Doris O'Mara

Doris O'MaraDoris O’Mara was born in Yonkers on December 22, 1908 and  attended Public School No. 3 and graduated from Yonkers High School. Her family spent summers at Milford, Connecticut, where she and her brothers, Charlie and Bill, encouraged her and she scored her initial victory of note when she won the Myrtle Beach long distance swim.

She joined the Women’s Swimming Association of New York where the renowned Louis Handley who introduced and taught the American crawl stroke coached her. With the Women’s Swimming Association team she toured the United States giving exhibitions. In 1921 she finished third in the National Pentathlon, and all round swimming performance featuring all the strokes plus diving and plunging-for distance.

In 1922 she won the Junior National 50-yard freestyle; the Junior National 880-yard freestyle; and the junior national 150-yard backstroke. The following two years she competed nationally, outdoors and indoors, winning the Senior National 100 Yard freestyle and the Senior Metropolitan 100 yard backstroke, a title she held for three successive years.

Her swimming prowess reached a peak in 1924 when she won a place on the U.S. Olympic Team and competed in Paris. Her teammates included swimming greats Johnny Weismuller and Gertrude Ederle among others.

In 1926 she was elected team captain of the Women’s Swimming Association and was a member of several record breaking relay teams. She also starred in an underwater motion picture produced by sports writer Grantland Rice. In 1928 she was honored by being named the first women assistant manager of the Olympic Swimming Committee in Amsterdam, Holland, serving under the dean of all college swim coaches, Robert Kipphuth. The “commander” of the team was General Douglas MacArthur.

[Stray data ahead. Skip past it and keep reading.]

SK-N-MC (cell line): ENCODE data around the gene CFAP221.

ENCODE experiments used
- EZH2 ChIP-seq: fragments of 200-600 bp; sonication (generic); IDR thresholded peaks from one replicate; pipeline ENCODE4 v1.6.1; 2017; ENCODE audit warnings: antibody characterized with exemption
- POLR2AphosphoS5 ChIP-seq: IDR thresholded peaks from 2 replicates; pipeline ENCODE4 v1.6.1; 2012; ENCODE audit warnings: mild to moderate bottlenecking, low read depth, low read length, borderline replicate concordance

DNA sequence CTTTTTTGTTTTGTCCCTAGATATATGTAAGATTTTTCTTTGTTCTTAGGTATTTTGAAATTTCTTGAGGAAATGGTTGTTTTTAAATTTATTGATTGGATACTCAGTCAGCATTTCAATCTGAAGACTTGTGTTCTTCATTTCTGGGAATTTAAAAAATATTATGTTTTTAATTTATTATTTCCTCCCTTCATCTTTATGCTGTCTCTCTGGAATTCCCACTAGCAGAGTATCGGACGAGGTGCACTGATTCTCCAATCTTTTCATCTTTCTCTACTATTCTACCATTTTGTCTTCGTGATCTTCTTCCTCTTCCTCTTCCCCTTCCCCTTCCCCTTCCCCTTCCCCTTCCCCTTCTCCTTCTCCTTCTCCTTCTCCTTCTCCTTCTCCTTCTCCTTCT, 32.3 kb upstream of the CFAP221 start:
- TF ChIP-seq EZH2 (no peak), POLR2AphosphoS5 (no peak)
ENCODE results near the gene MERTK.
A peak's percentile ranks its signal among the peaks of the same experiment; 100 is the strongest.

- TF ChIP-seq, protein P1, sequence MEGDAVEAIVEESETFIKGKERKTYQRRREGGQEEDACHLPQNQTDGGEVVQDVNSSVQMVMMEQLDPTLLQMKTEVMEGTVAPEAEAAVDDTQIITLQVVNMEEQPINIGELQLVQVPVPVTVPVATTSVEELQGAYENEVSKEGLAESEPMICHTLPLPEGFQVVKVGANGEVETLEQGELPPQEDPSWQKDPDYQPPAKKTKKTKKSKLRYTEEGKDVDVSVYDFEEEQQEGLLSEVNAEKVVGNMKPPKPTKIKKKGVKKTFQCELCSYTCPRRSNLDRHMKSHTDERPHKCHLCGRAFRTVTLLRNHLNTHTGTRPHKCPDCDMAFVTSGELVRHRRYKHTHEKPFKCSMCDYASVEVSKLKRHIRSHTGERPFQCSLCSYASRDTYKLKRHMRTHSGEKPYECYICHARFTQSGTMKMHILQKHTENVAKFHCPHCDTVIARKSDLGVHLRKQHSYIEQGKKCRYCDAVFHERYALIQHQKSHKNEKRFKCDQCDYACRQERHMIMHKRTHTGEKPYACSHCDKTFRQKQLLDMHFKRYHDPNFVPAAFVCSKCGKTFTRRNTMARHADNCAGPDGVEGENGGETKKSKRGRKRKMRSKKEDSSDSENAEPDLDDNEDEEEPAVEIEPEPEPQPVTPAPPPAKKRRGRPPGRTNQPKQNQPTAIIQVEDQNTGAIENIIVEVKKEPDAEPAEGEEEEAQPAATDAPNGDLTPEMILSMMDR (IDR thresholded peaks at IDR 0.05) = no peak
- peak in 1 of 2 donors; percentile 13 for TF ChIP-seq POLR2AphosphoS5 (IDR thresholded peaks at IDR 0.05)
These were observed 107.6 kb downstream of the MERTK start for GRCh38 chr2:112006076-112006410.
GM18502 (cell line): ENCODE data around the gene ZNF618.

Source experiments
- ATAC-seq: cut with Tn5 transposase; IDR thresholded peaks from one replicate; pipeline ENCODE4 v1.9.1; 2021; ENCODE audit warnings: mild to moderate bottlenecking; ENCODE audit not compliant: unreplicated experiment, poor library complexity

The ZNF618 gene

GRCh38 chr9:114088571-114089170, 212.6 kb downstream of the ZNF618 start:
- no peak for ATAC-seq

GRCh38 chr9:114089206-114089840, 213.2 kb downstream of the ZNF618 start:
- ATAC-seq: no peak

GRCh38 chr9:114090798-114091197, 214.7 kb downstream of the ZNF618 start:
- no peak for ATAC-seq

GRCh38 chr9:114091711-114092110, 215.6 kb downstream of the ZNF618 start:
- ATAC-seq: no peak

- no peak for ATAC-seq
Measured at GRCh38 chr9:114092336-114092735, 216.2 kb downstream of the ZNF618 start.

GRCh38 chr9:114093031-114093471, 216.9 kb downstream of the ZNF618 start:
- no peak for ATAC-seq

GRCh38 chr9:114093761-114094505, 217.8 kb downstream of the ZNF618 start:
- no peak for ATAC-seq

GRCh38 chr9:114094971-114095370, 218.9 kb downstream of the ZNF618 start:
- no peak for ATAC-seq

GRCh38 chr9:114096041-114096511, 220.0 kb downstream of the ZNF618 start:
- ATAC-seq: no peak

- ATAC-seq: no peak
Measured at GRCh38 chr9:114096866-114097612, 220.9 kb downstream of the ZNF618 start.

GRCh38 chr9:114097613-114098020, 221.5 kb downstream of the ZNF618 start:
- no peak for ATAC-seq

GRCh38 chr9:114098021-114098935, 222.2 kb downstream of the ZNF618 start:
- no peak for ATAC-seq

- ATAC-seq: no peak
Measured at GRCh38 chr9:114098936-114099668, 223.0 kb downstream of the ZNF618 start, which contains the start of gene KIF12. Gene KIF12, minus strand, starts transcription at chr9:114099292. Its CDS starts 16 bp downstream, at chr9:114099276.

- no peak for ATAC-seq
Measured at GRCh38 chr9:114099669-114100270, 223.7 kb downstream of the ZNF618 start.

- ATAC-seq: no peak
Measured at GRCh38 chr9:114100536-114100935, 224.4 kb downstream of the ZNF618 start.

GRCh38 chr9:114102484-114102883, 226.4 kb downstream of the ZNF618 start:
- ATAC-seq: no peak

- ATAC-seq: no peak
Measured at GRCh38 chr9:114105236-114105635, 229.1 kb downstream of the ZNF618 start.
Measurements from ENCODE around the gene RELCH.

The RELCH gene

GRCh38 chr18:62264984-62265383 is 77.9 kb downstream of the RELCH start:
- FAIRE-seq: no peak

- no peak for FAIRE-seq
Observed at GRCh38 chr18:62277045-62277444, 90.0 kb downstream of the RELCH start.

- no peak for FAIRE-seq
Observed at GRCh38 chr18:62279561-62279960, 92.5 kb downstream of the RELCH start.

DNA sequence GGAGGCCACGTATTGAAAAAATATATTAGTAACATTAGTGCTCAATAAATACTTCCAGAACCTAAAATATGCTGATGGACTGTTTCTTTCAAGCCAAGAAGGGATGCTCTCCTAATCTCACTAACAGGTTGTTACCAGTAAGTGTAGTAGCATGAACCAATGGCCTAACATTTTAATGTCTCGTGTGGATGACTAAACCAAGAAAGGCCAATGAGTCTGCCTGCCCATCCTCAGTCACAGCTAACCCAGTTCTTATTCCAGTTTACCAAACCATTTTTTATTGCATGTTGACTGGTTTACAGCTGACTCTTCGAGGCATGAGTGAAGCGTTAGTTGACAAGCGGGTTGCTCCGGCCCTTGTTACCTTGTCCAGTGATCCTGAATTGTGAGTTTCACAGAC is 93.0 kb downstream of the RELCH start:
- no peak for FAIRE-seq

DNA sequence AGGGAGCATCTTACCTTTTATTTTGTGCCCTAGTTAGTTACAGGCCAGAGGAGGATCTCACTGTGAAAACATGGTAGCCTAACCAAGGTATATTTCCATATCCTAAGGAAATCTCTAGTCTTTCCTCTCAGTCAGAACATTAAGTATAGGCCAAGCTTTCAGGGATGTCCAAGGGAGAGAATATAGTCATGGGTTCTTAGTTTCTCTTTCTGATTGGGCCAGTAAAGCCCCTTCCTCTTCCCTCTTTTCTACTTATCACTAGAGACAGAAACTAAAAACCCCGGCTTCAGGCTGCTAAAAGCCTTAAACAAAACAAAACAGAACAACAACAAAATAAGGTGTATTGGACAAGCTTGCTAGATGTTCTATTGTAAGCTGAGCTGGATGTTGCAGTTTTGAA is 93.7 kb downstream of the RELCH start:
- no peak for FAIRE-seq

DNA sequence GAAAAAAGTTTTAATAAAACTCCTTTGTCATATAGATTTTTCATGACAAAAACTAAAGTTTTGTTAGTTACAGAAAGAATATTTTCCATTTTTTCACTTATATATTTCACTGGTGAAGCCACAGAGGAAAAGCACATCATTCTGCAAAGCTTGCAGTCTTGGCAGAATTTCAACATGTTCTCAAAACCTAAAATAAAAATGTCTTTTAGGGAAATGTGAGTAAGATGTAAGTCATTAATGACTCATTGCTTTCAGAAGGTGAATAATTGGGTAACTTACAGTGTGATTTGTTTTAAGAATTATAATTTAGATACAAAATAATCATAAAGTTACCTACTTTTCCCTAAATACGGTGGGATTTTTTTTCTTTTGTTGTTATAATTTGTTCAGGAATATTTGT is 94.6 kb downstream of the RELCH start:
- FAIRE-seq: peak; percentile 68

Doris attended the College of New Rochelle where she earned honor letters in basketball and tennis. After graduation in 1934 she began a coaching career in swimming and taught at Hunter College and at various camps and country clubs.

In 1932 she married John F. Murphy, a school administrator. When her husband was appointed Superintendent of Schools in Torrington, Connecticut, Doris renewed her friendship with Robert Kiphuth. When she organized and coached the Connecticut Women’s Swim Club, Coach Kiphuth permitted girls to use the Payne Whitney Pool at Yale for the first time. It was here that she originated age group swimming, and her efforts resulted in several state and national championships.

In 1962 she was selected for the All-American Swimming Team in the backstroke. The Women’s swimming cycle in America, beginning in the 1920’s is richer, more developed, and more proficient due to the contributions of Doris O’Mara.